Pinch a penny, press a grape: Your money and wine
By Christine Go
Everyone knows the economy is tanking; it’s the hot topic these days. But how is that affecting wine sales? Are you still drinking wine? Of course you are! We’re all still winos; the real question is, are you still buying wine, and if so, what are you buying these days? All the other major wine publications (Wine Spectator, Wine Enthusiast et al.) have focused on “wine values” in recent issues, so the economy obviously is affecting wine sales, but how, and to what extent? Seems to me, all the talk of gloom and doom would make people want to drink more!
With Christine Go
Do you speak “wine geek”? If you’ve been reading this column, you already do, at least a little. Now, I’m not talking about “wine snob” – some wine writers use that language to make wine seem mysterious and confusing. Remember Miles teaching Jack how to taste wine in Sideways? “…there’s just the faintest soupçon of asparagus…” That’s a classic example of “wine snob.” When I say “wine geek,” I’m referring to wine terms that actually mean something, (e.g. AVA, tannins, TCA, nose.) Wine has its own vocabulary, and it helps to know the lingo to learn more about the wine. The more you understand, the more you’ll enjoy what’s in your glass. So what crazy wine terms have you heard? Send them firstname.lastname@example.org.
With the economic downturn, I’ve been hearing people talk about QPR. What is that?
QPR is a wine geek acronym for quality-price ratio. Basically, it’s a ratio of how good the wine is to how
much it costs. How do you judge how good the wine is? Professional wine judges look at the length of a wine’s “finish” and its “balance.” A wine is considered balanced if the major components (acidity, tannins, alcohol) are evenly proportioned to each other, instead of one thing overwhelming the wine. When you swallow a wine, notice how long the wine seems to linger. That’s the finish, and good wines will have a long finish. Of course, QPR is entirely subjective. If the wine is well-balanced with a long finish, but you don’t like it, then who cares about the QPR? It all boils down to this: drink what you like. For example, if you find a wine you love, and you would pay $30 for a bottle, but it only costs $15, then that wine has a great QPR for you.
With Christine Go
So you’re a wino…are you also a foodie? I am, and I’m betting that you are, too. That’s a good thing, since wine is meant to go with food. In my last column, I explained a bit about food and wine pairing, which all boils down to chemistry. Serve the right wine with the right food, and both the food and the wine will taste better, due to the chemical components in each, for example, tannins in red wine, and fat in rich foods. Now I’m not saying that there’s only one perfect wine for each dish, but if you try different wines with your favorite food, you’ll find that some combinations will simply taste better than others. Or, if you agree with me that you should drink what you like, then do what I do, try different foods with your favorite wine to find out what pairing tastes best to you, and plan your next dinner party menu around the wine instead of the food. Isn’t that more fun anyway? Send your comments and questions to email@example.com.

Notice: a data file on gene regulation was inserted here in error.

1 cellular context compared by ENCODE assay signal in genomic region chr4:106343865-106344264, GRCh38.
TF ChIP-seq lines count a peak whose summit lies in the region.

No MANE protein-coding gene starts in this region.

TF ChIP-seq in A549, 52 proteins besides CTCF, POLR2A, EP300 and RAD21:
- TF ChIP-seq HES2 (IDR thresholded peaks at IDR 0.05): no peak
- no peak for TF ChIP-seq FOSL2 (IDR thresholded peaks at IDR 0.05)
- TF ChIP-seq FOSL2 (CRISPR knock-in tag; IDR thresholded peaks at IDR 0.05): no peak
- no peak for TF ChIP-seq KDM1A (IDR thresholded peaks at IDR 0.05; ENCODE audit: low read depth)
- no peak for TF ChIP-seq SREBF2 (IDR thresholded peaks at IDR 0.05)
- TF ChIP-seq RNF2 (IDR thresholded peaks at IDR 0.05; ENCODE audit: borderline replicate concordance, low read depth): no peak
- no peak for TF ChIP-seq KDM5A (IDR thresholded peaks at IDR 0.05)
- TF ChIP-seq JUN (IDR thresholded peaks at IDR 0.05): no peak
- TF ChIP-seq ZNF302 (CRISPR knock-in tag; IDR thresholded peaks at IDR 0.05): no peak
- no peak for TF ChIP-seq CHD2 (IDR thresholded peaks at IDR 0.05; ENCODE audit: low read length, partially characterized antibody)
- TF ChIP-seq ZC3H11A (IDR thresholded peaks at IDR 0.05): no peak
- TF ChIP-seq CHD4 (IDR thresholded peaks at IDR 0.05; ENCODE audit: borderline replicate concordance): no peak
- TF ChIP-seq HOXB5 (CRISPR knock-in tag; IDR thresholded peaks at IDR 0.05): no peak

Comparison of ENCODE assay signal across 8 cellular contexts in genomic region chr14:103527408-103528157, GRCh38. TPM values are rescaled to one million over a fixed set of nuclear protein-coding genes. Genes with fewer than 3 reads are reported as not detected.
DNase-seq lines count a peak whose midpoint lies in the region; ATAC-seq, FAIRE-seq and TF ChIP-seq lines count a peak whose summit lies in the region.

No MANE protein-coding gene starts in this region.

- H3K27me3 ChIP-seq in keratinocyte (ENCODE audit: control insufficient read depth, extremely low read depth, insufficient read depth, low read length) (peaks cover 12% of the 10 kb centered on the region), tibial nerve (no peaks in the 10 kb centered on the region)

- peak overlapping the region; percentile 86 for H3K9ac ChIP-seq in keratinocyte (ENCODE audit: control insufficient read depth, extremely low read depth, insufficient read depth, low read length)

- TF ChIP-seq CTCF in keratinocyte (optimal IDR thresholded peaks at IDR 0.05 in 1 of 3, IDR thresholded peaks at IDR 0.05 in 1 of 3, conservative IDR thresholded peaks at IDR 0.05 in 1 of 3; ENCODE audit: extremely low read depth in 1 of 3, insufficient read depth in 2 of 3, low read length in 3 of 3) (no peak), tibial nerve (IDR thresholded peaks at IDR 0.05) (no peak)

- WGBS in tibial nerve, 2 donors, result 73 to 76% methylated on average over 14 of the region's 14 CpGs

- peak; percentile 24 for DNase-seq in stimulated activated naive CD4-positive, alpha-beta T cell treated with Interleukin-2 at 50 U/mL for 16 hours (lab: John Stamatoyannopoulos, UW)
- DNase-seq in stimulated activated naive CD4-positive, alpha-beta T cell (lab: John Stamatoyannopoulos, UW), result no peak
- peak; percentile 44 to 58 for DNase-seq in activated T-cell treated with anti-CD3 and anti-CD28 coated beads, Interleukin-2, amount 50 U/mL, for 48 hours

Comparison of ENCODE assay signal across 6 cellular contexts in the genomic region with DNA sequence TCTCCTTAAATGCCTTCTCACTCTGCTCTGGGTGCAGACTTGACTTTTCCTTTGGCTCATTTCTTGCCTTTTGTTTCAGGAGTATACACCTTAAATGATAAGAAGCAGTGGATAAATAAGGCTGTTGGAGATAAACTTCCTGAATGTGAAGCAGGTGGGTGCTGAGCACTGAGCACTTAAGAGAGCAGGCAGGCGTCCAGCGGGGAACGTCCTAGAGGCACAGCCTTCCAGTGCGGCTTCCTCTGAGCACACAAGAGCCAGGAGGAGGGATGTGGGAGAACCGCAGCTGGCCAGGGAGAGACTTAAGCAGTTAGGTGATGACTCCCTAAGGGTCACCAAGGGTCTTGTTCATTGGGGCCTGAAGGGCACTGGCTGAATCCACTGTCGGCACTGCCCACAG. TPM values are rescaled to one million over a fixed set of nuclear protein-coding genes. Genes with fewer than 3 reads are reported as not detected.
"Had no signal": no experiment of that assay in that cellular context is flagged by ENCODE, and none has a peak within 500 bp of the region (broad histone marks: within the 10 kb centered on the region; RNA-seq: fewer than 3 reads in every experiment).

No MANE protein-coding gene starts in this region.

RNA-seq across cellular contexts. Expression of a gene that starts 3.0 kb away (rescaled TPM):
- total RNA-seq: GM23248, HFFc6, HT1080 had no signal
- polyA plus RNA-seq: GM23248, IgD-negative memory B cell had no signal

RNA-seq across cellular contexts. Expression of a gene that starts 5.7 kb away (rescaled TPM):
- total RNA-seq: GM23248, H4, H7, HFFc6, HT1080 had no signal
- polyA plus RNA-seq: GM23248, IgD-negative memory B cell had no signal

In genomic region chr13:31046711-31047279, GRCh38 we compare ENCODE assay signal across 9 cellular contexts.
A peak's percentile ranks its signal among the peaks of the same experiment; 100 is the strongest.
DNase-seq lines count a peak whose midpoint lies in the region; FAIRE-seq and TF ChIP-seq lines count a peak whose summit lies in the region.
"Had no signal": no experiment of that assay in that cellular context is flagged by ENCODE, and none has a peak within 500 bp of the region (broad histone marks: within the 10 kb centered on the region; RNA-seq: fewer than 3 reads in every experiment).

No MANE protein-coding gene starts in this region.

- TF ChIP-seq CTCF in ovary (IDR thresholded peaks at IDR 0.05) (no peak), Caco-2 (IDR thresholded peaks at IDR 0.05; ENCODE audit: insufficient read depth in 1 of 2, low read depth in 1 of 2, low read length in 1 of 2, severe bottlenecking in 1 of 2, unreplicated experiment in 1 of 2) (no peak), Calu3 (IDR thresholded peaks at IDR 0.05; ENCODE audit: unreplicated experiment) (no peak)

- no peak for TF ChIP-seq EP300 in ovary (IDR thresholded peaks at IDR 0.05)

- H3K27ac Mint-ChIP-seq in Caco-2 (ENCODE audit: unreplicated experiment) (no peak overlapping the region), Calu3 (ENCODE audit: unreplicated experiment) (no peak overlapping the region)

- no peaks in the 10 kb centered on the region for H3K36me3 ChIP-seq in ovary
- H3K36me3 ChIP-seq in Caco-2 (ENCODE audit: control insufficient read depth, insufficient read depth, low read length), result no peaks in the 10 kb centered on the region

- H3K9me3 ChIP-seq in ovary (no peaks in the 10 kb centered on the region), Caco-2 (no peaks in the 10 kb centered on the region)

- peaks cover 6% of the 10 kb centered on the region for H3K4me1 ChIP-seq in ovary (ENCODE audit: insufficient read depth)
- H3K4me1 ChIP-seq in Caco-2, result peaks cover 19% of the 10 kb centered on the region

What the heck are tannins? Are they good or bad or both?
You hear a lot about tannins in relation to the mouthfeel of a wine (smooth vs. harsh). Have you ever tasted a red wine, and noticed a dryness in your mouth? That astringent effect is caused by tannins, which are plant-based polyphenols that bind proteins.
With Christine Go
One of the questions I get asked most frequently is, “which wine should I serve with dinner?” After all, some food and wine pairings are made in heaven (e.g. dark chocolate and Port), while others (e.g. fish and Cabernet Sauvignon), well, let’s just say that they are suboptimal. Here’s what I learned in my Food and Wine Pairing class (thanks Lenny!): the trick is to match the overall body of a wine (e.g., the weight or percent alcohol and flavor intensity) with the overall body of food (e.g., the weight or percent fat and flavor intensity). What does that mean? Here’s an example: rib-eye steak (very heavy, rich and high fat content) paired with a big, bold Cabernet Sauvignon with 14.5% alcohol. The Cab holds up to the steak, and the fat in the meat softens the tannins in the wine. Compare that to grilled chicken (light and low fat) paired with a dry Riesling with 12% alcohol. The light body and crispness of the Riesling pairs well with the chicken, while the Cab would overwhelm it. So what food and wine pairings do you recommend? Send your comments and questions to firstname.lastname@example.org. Go ahead and experiment with different pairings; just don’t serve me a Cab with my halibut!
With Christine Go